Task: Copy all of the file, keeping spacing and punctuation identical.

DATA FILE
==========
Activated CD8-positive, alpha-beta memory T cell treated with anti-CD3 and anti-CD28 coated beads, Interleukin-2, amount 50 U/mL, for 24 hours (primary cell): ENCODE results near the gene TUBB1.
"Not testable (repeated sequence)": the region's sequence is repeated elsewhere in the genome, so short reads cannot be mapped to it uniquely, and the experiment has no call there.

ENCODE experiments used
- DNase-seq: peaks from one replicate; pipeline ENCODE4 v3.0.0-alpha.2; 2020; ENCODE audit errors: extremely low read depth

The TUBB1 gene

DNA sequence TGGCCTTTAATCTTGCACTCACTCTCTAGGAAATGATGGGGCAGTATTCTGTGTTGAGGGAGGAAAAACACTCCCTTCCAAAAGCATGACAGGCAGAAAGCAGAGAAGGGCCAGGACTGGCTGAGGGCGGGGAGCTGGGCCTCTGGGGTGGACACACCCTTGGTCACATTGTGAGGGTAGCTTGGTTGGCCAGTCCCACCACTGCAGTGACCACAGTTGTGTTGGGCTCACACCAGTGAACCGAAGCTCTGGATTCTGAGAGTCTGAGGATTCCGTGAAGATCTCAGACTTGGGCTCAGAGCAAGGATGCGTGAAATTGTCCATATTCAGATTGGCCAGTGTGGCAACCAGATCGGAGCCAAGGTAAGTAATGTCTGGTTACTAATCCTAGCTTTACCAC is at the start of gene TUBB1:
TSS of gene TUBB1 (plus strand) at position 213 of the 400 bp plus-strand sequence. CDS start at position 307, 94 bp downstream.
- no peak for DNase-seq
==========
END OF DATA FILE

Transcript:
Activated CD8-positive, alpha-beta memory T cell treated with anti-CD3 and anti-CD28 coated beads, Interleukin-2, amount 50 U/mL, for 24 hours (primary cell): ENCODE results near the gene TUBB1.
"Not testable (repeated sequence)": the region's sequence is repeated elsewhere in the genome, so short reads cannot be mapped to it uniquely, and the experiment has no call there.

ENCODE experiments used
- DNase-seq: peaks from one replicate; pipeline ENCODE4 v3.0.0-alpha.2; 2020; ENCODE audit errors: extremely low read depth

The TUBB1 gene

DNA sequence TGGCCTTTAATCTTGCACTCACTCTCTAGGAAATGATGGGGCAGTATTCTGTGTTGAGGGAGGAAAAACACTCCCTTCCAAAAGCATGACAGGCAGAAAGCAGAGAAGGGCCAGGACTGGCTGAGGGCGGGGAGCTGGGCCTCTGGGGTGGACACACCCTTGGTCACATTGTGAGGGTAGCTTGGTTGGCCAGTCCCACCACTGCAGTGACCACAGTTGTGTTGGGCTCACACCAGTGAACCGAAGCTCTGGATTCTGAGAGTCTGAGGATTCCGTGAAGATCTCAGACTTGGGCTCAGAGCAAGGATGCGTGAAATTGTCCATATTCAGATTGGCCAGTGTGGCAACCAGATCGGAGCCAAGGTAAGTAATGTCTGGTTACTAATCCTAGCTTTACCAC is at the start of gene TUBB1:
TSS of gene TUBB1 (plus strand) at position 213 of the 400 bp plus-strand sequence. CDS start at position 307, 94 bp downstream.
- no peak for DNase-seq